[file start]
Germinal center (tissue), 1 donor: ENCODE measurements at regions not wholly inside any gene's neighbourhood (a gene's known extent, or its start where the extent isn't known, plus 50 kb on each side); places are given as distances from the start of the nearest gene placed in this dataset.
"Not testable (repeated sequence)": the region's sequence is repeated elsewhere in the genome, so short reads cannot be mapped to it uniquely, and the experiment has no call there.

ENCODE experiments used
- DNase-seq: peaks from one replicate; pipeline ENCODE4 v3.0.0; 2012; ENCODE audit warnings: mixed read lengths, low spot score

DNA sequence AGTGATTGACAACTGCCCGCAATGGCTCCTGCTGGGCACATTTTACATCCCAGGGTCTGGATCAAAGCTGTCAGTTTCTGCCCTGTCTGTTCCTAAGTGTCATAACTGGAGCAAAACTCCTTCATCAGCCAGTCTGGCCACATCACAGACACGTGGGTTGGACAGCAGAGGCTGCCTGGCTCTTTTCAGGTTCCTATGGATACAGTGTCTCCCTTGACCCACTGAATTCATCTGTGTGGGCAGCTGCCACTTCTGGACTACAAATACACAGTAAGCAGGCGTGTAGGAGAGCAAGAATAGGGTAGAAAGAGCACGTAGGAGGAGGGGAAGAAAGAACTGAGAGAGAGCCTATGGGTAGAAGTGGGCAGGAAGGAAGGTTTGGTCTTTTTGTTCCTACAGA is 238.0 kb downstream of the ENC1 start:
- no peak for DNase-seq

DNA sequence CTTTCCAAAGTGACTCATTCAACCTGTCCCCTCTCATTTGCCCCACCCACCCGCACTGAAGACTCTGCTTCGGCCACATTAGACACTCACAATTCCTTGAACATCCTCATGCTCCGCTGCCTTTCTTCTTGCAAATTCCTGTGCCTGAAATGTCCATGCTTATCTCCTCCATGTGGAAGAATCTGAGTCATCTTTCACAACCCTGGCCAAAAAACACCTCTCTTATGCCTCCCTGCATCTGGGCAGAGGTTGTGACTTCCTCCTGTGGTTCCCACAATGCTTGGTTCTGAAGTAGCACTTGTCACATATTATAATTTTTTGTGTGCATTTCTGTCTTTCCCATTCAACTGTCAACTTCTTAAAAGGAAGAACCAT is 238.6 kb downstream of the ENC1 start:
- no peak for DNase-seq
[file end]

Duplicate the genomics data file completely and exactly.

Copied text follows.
Germinal center (tissue), 1 donor: ENCODE measurements at regions not wholly inside any gene's neighbourhood (a gene's known extent, or its start where the extent isn't known, plus 50 kb on each side); places are given as distances from the start of the nearest gene placed in this dataset.
"Not testable (repeated sequence)": the region's sequence is repeated elsewhere in the genome, so short reads cannot be mapped to it uniquely, and the experiment has no call there.

ENCODE experiments used
- DNase-seq: peaks from one replicate; pipeline ENCODE4 v3.0.0; 2012; ENCODE audit warnings: mixed read lengths, low spot score

DNA sequence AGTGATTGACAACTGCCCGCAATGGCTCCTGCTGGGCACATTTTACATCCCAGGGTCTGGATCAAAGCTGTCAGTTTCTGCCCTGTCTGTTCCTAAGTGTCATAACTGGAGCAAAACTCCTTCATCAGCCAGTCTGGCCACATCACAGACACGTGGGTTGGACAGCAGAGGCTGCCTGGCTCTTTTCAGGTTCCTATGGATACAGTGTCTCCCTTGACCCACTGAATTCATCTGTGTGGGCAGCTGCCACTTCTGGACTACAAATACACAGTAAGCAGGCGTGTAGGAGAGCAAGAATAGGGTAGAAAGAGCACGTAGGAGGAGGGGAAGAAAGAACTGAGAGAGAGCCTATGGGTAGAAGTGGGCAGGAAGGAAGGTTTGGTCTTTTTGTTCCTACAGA is 238.0 kb downstream of the ENC1 start:
- no peak for DNase-seq

DNA sequence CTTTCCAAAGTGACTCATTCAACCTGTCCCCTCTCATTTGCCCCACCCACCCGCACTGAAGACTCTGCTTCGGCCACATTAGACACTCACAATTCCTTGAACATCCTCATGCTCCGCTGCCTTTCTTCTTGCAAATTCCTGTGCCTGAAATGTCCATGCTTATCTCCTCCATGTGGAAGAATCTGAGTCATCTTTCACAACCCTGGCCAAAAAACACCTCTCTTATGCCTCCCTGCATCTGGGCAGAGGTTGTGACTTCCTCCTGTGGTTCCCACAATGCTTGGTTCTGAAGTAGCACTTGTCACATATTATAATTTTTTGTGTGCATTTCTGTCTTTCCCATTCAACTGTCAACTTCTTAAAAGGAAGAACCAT is 238.6 kb downstream of the ENC1 start:
- no peak for DNase-seq